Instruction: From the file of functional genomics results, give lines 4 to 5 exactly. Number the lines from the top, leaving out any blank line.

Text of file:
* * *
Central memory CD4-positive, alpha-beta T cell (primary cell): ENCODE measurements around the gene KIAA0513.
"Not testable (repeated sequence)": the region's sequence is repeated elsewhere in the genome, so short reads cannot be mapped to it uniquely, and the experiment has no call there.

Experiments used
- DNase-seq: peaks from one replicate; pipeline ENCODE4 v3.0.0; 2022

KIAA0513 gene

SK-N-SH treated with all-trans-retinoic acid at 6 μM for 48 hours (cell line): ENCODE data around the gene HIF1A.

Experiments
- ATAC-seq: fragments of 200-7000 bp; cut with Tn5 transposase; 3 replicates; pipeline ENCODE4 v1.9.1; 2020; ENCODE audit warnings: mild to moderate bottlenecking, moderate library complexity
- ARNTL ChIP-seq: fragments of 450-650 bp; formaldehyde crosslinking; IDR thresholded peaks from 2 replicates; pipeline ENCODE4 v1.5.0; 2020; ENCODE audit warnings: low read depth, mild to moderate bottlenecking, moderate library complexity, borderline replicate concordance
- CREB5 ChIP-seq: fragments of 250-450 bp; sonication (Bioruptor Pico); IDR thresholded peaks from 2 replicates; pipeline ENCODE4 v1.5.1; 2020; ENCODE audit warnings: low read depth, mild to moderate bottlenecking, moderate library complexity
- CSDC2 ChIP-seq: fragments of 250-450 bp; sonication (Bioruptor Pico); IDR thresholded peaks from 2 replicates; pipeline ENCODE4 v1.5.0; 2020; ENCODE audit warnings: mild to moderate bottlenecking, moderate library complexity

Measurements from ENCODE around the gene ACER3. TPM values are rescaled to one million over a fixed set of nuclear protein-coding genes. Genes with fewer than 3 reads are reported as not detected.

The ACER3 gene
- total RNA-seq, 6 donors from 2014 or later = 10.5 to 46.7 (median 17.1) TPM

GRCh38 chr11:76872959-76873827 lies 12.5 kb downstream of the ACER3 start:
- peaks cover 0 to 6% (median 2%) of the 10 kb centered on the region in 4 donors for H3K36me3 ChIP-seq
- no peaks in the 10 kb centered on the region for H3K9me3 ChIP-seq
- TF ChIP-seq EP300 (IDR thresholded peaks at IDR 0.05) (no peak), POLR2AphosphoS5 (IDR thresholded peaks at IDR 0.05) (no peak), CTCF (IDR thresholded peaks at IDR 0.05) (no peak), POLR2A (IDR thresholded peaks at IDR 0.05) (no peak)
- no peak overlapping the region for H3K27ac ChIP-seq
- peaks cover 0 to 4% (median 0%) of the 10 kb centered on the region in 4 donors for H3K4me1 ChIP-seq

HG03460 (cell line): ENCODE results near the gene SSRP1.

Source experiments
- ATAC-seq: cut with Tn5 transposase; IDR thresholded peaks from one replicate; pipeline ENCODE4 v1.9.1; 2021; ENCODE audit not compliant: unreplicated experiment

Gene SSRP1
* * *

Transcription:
- DNase-seq: peaks from one replicate; pipeline ENCODE4 v3.0.0; 2022

KIAA0513 gene